And what they’re doing is actually stripping parents of their rights and that they are the terrorist it seems in some ways rather than these parents that they’re going after. And it’s all about intimidation.
They want parents to just shut up and let the government have their children. It’s all about control. Everything we see taking place in Washington is about control.
And as far as CRT, we focus on CRT. But Critical Race Theory itself divides Americans in so many ways. When you look at what’s happening with the vaccination mandate and how they’re dividing our society between those who are vaccinated and those who are unvaccinated, they’re not following any kind of science.
It’s all about dividing people, and they are bullying, shaming, intimidating, and trampling on the rights of unvaccinated people in the same way that they are bullying and trampling right now on the rights of white people.
And also with racial and ethnic minorities, they’re moving back to an era of segregation. And I would not be surprised by the political left and the progressives because they have always been in favor of segregation.
They’ve always integrated the rights of racial and ethnic minorities. And so whatever they say about CRT, it’s not about equity, it’s not about helping racial and ethnic minorities. It’s all about power. It’s all about Marxism.
Leahy: Here’s an interesting question for you, Carol. You have been out there alone for so long since you left Vanderbilt, and you have a lot of friends all around Fox News and Friends here on The Tennessee Star Report and at The Tennessee Star and in conservative media.
But you have been isolated, I think, by a lot of the academics on the left. Now you have an opportunity to really connect with high-level, like-minded conservative academics in the Texas Public Policy Foundation. It seems to me that will be energizing and rejuvenating for you.
Swain: Well, you know, Michael, I have not been as isolated as you think because I’m a member of the Council on National Policy. CNP. I’m involved with things connected to The Heritage Foundation.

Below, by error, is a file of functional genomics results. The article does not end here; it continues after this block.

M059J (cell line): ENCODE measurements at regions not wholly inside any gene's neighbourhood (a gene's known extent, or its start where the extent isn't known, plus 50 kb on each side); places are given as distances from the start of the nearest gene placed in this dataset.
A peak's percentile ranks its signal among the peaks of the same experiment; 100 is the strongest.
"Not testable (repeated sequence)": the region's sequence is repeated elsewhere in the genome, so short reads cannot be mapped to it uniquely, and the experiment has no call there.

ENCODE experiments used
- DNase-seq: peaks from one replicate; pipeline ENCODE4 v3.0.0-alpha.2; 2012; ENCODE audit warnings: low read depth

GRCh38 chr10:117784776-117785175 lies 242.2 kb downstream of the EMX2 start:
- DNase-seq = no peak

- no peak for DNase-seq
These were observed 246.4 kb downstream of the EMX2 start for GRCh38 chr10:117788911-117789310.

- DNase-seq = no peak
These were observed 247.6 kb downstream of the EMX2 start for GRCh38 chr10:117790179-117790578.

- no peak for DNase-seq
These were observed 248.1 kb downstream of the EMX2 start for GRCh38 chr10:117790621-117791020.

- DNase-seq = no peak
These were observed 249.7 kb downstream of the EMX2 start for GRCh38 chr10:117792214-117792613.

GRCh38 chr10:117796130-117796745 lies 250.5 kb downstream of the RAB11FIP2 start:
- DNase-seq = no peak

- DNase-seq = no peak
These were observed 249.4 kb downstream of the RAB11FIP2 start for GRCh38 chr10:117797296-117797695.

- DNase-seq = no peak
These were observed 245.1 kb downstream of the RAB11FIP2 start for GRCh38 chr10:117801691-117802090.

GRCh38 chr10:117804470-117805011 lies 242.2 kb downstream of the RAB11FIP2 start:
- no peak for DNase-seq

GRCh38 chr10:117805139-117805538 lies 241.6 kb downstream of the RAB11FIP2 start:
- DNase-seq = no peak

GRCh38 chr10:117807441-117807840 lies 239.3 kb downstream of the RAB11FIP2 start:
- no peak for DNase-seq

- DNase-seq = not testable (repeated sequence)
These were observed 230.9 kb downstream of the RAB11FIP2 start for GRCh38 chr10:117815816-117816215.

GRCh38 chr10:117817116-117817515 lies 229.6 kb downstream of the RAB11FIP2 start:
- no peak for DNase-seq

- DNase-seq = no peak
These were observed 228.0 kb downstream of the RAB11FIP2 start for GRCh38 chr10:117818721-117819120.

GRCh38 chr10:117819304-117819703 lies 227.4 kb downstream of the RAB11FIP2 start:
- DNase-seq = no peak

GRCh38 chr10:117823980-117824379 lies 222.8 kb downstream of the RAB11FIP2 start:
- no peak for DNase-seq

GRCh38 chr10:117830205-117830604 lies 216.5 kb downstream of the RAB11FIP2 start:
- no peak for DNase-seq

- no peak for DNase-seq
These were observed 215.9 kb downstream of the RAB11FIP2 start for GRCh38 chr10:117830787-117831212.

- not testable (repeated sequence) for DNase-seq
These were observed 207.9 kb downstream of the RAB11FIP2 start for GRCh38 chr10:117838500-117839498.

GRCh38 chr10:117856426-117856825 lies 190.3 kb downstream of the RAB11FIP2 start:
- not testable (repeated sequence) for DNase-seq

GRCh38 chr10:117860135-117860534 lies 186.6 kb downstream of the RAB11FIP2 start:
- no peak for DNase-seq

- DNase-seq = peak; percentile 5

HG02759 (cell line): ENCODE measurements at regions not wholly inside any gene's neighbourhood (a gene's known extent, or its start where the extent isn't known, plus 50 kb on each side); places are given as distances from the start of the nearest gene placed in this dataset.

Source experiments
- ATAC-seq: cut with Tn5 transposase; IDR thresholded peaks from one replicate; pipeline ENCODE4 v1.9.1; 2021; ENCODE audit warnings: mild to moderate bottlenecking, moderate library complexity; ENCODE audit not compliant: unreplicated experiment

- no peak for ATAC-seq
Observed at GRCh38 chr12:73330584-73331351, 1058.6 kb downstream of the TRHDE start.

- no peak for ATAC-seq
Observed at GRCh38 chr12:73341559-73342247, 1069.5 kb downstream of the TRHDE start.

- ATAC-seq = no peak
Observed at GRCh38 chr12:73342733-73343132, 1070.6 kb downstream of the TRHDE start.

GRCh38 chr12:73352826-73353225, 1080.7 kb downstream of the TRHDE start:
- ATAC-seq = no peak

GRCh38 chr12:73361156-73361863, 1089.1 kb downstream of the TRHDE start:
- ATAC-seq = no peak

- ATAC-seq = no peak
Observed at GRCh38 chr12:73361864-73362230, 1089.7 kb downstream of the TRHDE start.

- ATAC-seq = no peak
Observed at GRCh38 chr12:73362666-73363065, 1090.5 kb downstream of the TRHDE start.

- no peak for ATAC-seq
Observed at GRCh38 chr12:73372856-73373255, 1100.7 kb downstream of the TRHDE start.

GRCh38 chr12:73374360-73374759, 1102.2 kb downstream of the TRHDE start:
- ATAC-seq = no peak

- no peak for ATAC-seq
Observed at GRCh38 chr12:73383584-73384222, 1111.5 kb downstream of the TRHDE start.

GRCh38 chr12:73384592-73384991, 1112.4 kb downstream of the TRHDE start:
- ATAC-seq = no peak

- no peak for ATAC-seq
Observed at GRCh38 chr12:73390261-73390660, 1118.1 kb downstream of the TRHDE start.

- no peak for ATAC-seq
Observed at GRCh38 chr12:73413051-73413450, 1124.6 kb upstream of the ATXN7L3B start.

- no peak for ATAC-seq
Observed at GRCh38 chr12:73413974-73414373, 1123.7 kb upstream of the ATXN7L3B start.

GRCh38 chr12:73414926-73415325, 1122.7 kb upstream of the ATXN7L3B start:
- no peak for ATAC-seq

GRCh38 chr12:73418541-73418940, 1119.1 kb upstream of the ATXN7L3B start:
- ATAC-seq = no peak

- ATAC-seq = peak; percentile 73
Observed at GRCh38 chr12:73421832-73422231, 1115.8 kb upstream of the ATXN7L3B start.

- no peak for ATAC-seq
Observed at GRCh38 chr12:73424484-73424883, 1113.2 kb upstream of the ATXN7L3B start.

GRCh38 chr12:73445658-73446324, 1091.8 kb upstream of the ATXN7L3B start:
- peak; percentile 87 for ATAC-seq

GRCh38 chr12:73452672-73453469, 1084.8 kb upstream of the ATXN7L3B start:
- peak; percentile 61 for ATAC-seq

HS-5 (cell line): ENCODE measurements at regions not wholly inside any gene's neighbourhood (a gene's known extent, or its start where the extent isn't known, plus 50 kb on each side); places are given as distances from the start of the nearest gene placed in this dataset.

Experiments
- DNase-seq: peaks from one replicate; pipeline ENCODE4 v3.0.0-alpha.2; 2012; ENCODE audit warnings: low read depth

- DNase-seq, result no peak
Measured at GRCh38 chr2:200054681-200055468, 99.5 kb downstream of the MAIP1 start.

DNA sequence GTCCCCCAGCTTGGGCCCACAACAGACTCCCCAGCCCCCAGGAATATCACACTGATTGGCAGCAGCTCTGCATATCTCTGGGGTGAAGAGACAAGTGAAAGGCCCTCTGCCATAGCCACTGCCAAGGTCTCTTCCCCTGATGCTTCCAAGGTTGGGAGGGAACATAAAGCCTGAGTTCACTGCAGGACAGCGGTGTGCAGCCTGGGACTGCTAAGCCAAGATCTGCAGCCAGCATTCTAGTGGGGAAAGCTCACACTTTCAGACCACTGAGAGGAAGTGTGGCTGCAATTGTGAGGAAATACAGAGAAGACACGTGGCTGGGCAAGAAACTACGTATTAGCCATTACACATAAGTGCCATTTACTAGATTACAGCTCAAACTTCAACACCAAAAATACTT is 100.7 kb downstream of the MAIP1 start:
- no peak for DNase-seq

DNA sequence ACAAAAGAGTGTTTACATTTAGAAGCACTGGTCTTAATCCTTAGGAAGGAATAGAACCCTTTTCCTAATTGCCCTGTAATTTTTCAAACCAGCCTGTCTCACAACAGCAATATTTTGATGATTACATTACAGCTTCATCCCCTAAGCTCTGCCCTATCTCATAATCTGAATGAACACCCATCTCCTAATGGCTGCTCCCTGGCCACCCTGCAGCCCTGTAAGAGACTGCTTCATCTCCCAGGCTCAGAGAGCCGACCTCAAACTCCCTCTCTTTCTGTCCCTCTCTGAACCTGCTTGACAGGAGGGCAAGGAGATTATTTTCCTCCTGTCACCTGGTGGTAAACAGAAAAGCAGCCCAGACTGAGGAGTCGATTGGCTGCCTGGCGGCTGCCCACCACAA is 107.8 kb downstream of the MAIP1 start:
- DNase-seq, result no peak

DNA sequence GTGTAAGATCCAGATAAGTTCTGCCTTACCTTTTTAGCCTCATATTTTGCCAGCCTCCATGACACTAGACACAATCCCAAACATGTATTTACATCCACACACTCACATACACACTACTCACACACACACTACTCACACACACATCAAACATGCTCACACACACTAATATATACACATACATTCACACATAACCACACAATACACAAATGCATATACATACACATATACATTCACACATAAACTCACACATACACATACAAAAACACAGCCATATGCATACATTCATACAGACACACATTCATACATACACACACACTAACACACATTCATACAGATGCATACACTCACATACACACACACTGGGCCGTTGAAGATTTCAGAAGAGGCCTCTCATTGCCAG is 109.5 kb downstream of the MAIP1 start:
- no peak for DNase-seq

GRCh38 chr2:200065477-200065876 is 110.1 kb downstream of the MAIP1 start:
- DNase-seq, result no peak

I’ve been out there in conservative circles. One of the things that happened a few weeks ago is that C-Span did a two-hour interview with me about books. And it was not just my books, but it was books I had read.
And I believe it was meant to be a gotcha because the first question was about why did you accept Donald Trump’s appointment to the 1776 Commission?
It was presented like, we want to have your thoughts about books that have influenced you. But it turned in my favor because I responded to the moderator in such a way that kind of disarmed him.
But the response from the listeners was all positive. It was all good. And it was something that may have been meant to be a got you of me but it backfired.
Leahy: Who was the moderator?
Swain: I can’t remember his name. His name, his first name have been Peter. It was an older guy. An older white guy.
Leahy: Let me just say something about CSPAN. I have been a big fan of CSPAN, wrote a case study about Brian Lamb, big fan of Brian Lamb.
I have noticed, however, in the past period of time, they seem to lean left in their questions. And it’s not surprising that they were trying to set you up and that you handled it magnificently.
Swain: I can tell you that I have had many opportunities and the people who are reaching out to me, they cut across partisan lines. And when we’re talking about CRT and some of these issues, these are issues that Democrats are just as concerned about as Republicans.
We have an opportunity to reach people across partisan, racial and ethnic lines. This is about America. This is about saving our nation. And for the people who are in Tennessee, we may look like a red state, but we don’t act like a red state.
And I’m sick and tired of these political games that I see played among the local politicians. And we need to find a way to decide who we are and stop fighting each other.
We’re fighting each other so much that we can never win any real battles. And right now, we’re not controlling that much in our red state.
Leahy: Carol Swain, congratulations on your very important selection by the Texas Public Policy Foundation as a distinguished fellow for constitutional studies. Come back again if you would, please. Thanks for joining us today.
Swain: I will. Thank you.
Listen to the second hour here:
– – –